|At this time of year anticipation builds over the various deer and bear hunting seasons, which all but steal the limelight from another of Maine's most important sporting traditions - bird season!
I have had some of the most interesting, amusing and surprising experiences in the October uplands, and every time I hear a partridge thunder away behind a canopy of leaves and limbs I'm reminded of how enjoyable a day with shotgun in hand can be.
I still remember the very first Maine grouse I ever shot, a fat old cock bird that had the nerve to walk down the logging trail in front of me somewhere deep in the woods on the south side of Boyd Lake. I was technically shotgun hunting for deer (back when the deer season opened in October) and had a full clip in my Mossberg bolt-action slug gun. I was none too good at deer hunting and, after a couple of days of seeing nothing, that big partridge looked mighty tempting. I had to unload the gun, replace the slugs with birdshot and then creep close enough for a shot, but just as I was about to drop the hammer the big bird suddenly took wing and headed for the birches on a nearby slope.
I knew nothing about lead, sustained swing, patterns or angle of flight but, by heck, I knew enough to pull the trigger, and when the bird came crashing down in a thick copse of jack firs, my transformation as a lifelong wing shot was complete. Normally, our camp fare was Habitant pea soup, plain spaghetti or bacon and eggs, but that night we feasted on broiled grouse and, no doubt about it, I was hooked forever.
One of my favorite grouse hunts occurred off my front porch while I was living in Orneville on the Philpot Ridge Road. I was working at the shoe factory in Milo at the time and barely had time to hunt after work, but I had a routine (when I could get out the door at 3:30 p.m., which wasn't very often!). I'd dash home, pull on my hunting boots, grab the gun, a few shells and the dog and literally run across the road to a nearby apple orchard that often had birds in it in the late afternoon.
This particular day I stepped onto the porch and was surprised to see the Lab dash across the road ahead of me. As I stood there loading up, two partridges came sailing through the dooryard right in front of me, and without thinking I knocked them both down not 10 yards from the front door! I heard another clatter of wings and crashing brush as the dog put two more birds to flight, and I barely reloaded before the pair sailed right in behind the first two. I swung and shot, and both birds tumbled into the yard! The dog came bouncing up behind and paused for a second, as amazed and surprised as I was. Then, she pounced on her quarry and brought them to me - with my boots still untied and still not having left the porch steps!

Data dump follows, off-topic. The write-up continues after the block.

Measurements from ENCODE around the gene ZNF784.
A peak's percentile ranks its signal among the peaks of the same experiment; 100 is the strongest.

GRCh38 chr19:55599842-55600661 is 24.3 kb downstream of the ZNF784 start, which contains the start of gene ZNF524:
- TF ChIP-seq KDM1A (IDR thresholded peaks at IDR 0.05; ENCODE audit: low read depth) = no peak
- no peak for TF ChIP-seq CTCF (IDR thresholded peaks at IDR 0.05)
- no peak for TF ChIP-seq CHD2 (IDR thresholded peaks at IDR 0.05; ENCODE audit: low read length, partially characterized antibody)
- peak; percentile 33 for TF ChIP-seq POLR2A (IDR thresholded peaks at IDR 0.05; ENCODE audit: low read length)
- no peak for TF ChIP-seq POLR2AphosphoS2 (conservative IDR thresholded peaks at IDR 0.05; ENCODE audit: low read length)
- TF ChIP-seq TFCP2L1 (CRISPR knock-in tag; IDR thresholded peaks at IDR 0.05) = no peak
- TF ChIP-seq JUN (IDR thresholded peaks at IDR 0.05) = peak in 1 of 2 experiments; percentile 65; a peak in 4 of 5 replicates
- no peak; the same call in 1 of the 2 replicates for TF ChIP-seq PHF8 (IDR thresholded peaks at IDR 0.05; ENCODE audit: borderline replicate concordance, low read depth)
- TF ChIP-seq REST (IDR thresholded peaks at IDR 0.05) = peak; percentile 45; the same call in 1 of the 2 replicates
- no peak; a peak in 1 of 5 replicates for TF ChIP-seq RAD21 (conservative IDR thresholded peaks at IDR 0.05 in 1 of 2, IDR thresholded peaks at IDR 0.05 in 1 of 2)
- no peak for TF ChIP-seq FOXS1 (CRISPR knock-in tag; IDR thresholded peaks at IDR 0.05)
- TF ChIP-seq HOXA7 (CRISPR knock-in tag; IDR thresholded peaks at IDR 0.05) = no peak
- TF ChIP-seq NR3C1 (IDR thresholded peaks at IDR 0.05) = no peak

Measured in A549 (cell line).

It's tough enough to shoot a limit of four Maine grouse on the wing no matter what the circumstances, but to pull off two doubles without setting foot on the ground...let's just say I knew how lucky I was!
The only other true double I ever made (after 30 years of serious grouse hunting) down the same road but at another orchard. Once again we were heading out to hunt and I was not even thinking about shooting - we were 200 yards from our destination (another abandoned orchard) and still suffering from shoe shop anxiety when, without warning, two grouse took off from the roadside alders. I knew birds would often peck for gravel in the old, dusty road, but I wasn't thinking about it or ready for it - I just turned and shot by instinct and, to my everlasting surprise, both birds flipped and rolled to the ground! The dog looked at me like she didn't know me (she was used to seeing me miss, apparently!), and then she bounded into the thicket and retrieved the birds like the master that she was.
Of course, not all of my Maine grouse hunts went quite that well. I used to keep track of every trip: flushes, shots fired and birds bagged, and while my overall average was fewer than two shots per bird, I did not always enjoy “average” days.
One of the worst days ever (from a shots-per-bird point of view) took place one October while hunting a favorite abandoned farm in LaGrange. It wasn't that we couldn't find birds - we found all we could stand - but there was the little problem of hitting what I aimed at. My records show that we put up 14 grouse, I fired 20 times and...well, good thing we still had a can of Habitant pea soup on she shelf!
The best thing about partridge hunting is that the birds themselves never change. Domestication is always a failure, so every partridge you see is wild and untamed. They do everything they can (and that's a lot!) to thwart hunters and they give no quarter. If you are not alert, ready for action and quick on the trigger (the average grouse flushes and disappears in something less than three seconds!) you may as well quit buying shot shells because you won't need them!
There are days when you may walk all day and not flush a single bird, and there are other days when you'll take your limit before you even get started, but in general you can expect to work hard for every shot and, in most cases, the bird will win. In my heyday I averaged about 30 grouse per season, which may sound like a lot but remember, I hunted every day of the season (which closed at the end of November in those days). So, my true average was about .5 birds per day - not great, but I never starved!
If you want to find out what real upland sport is all about, practice up, take to the woods this fall (Maine's bird season opens Oct. 1) and focus all your energies on shooting partridges in the air with a shotgun. Making a hole in one at golf would be easier and probably a lot less frustrating, which is probably why there are a lot more golfers than there are grouse hunters!